Dallas County's jail, under a federal court order to improve conditions, is making progress but still has serious problems caring for sick inmates, according to a recent report by inspectors.
The inspectors cited a lag in issuing medicines, no medical evaluations for incoming inmates with serious medical conditions, sketchy follow-up care, limited treatment for mentally ill patients, inadequate response to mounting sick-call requests and sanitation and maintenance issues.
Dallas County Commissioner John Wiley Price, who oversees jail improvements, said in Thursday's editions of The Dallas Morning News that people get better medical care in county jails than in hospitals.
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"How many doctors' offices are open 24 hours?" asked Price, who complained about the strict federal standards the county jail must meet.
County commissioners have spent millions of dollars to increase staff and improve medical facilities over the past four years. They say they want the country's seventh largest jail to also be a model for the rest of the nation.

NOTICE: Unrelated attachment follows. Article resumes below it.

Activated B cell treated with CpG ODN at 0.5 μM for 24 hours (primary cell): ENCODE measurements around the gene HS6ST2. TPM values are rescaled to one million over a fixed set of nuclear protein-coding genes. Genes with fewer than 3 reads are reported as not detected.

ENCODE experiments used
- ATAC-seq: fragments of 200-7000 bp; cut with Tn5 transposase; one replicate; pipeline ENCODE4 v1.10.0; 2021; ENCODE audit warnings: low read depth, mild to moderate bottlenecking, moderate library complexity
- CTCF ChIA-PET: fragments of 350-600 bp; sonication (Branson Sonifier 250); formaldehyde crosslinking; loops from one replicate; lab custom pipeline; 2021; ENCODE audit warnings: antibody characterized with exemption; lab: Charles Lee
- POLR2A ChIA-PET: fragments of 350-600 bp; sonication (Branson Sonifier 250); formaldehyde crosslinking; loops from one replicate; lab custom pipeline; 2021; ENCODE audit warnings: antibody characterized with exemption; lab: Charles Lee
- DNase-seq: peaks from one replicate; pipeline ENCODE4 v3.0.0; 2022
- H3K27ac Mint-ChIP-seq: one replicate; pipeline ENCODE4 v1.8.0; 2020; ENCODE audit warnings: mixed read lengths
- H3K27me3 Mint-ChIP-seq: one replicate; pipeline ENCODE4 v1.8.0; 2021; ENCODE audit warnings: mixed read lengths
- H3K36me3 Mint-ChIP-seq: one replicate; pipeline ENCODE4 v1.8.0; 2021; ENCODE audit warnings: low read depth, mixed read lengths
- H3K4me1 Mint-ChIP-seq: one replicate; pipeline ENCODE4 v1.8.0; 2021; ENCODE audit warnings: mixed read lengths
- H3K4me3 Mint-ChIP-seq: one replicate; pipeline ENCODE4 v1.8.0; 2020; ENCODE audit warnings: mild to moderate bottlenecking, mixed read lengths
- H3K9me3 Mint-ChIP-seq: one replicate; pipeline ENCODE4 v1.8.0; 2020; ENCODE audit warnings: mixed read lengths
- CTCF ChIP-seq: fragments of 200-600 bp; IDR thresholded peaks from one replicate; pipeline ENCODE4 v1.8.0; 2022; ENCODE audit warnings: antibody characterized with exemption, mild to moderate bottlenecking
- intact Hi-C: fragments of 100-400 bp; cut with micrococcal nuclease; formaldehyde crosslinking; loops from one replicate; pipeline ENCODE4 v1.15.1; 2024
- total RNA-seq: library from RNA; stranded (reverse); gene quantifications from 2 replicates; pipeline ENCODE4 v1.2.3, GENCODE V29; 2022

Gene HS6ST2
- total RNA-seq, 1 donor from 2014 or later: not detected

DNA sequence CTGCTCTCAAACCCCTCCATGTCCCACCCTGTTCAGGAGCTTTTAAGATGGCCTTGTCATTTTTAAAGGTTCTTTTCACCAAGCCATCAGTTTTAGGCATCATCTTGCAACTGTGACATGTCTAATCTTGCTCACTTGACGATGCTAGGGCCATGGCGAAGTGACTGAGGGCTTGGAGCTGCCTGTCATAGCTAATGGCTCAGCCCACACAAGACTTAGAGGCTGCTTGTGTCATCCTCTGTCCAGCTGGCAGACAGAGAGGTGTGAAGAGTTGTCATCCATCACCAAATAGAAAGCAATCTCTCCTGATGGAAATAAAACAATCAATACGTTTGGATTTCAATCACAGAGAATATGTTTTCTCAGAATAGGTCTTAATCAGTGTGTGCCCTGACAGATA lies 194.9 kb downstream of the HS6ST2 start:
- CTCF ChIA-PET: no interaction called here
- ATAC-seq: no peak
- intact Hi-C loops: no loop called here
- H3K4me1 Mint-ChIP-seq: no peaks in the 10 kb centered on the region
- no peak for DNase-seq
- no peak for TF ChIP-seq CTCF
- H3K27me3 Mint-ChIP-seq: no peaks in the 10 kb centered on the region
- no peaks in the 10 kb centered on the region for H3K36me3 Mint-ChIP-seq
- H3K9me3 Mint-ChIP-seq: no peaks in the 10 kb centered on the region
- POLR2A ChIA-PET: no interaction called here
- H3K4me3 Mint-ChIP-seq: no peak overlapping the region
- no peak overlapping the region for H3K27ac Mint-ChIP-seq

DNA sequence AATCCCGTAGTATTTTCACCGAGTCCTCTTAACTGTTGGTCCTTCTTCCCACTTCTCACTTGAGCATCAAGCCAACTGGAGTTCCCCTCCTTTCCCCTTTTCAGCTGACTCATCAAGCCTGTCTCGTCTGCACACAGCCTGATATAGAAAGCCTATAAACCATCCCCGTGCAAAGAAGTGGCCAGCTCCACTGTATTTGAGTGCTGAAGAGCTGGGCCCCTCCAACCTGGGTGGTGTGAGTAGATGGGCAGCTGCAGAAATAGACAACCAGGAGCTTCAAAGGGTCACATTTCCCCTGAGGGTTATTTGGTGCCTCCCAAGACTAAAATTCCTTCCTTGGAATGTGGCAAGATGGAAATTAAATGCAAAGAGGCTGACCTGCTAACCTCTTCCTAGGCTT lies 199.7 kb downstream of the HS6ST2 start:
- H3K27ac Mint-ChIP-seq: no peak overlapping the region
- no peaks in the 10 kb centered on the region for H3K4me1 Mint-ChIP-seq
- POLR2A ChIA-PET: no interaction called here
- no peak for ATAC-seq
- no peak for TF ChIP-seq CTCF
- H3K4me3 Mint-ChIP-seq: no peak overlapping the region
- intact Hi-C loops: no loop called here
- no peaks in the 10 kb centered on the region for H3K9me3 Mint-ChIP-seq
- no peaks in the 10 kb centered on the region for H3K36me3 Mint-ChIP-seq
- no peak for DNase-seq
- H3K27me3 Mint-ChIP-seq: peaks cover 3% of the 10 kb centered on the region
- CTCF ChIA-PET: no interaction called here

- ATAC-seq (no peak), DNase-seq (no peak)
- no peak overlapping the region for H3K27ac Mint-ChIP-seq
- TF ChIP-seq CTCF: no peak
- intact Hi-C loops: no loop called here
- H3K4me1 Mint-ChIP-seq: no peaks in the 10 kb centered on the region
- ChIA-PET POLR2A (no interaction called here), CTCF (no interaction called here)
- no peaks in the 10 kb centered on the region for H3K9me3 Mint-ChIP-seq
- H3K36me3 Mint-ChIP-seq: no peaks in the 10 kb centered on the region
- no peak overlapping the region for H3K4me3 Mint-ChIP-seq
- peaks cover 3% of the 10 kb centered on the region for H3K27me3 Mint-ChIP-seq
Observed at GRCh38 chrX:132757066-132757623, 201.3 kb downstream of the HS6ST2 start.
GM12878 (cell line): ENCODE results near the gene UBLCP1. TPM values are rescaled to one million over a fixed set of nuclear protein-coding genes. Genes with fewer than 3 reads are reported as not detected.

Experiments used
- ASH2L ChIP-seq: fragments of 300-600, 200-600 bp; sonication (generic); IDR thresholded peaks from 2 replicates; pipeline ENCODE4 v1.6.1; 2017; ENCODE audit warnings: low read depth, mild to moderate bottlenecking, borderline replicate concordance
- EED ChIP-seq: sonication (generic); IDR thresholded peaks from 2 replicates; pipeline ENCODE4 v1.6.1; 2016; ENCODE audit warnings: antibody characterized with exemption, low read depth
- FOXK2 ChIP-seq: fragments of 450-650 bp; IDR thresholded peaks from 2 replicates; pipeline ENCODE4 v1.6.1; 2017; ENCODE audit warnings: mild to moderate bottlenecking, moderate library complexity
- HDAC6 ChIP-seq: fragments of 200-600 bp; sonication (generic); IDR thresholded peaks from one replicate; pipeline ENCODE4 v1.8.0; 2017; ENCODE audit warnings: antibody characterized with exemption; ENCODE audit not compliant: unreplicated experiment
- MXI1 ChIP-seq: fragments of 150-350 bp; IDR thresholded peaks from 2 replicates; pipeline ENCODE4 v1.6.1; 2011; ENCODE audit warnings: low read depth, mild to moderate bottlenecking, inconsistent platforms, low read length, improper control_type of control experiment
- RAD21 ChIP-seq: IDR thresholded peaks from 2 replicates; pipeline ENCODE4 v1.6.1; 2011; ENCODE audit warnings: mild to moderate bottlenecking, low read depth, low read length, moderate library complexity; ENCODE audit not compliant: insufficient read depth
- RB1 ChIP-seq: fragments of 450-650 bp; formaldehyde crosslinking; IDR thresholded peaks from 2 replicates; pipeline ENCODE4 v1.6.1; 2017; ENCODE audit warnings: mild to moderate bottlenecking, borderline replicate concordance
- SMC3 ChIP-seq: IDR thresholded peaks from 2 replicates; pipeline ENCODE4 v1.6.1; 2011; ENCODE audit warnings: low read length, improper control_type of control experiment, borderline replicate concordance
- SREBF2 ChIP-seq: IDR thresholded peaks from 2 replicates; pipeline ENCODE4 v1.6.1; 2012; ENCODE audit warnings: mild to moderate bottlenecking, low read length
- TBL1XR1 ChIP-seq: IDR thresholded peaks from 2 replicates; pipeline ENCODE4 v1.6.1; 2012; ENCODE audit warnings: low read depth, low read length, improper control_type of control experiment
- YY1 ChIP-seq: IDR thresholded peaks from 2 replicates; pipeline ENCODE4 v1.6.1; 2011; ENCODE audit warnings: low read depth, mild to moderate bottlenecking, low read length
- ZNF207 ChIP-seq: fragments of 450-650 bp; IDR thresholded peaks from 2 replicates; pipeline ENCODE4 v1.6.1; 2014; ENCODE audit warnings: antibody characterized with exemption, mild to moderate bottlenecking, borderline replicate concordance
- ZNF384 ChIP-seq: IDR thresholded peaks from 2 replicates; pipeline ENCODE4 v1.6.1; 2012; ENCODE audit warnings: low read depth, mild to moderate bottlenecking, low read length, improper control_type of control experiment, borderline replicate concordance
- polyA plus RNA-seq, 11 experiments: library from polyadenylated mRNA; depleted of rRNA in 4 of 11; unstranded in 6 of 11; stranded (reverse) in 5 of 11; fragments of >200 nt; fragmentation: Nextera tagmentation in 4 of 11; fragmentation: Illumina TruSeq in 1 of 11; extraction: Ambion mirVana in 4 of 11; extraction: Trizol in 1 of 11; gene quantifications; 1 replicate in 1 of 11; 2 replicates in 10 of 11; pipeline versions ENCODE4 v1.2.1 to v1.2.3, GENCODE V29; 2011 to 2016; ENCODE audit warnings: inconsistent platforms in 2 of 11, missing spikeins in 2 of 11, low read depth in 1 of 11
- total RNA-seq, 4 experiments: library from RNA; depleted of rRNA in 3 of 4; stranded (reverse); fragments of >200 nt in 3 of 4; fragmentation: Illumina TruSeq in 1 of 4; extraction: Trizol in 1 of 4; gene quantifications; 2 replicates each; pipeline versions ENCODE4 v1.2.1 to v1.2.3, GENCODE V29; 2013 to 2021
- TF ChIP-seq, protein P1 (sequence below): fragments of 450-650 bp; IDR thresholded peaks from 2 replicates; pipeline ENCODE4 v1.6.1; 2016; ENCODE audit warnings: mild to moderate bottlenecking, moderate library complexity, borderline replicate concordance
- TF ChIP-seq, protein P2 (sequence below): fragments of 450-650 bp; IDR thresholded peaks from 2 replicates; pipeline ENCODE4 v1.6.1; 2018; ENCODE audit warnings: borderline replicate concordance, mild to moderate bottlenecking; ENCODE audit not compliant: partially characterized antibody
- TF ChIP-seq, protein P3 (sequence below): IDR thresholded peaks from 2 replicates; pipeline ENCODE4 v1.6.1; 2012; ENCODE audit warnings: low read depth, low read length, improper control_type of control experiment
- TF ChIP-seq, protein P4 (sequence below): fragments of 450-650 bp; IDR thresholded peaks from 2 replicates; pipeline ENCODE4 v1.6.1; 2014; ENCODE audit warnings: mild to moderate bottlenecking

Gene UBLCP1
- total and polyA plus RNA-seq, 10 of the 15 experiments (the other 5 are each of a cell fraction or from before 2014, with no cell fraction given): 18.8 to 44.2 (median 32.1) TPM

Even so, this week, the family of a former inmate with sickle-cell anemia filed a federal lawsuit against Dallas County. It claims that because Lee Jefferson Jr. went without needed medications while in jail in 2007, he suffered permanent brain damage and remains in a vegetative state.
Every six months, the jail is visited by a monitoring team to assess the county's progress as part of a 2007 agreement with the federal government. The U.S. attorney general had sued the county to force jail improvements.
The latest report is the government's third. It found the county jail to be substantially compliant in 12 court-ordered improvements, partially compliant in 22 areas and noncompliant in two areas: fire safety and infirmary care.
County officials said an infirmary will open in about 20 months and a smoke-removal system will soon be in place.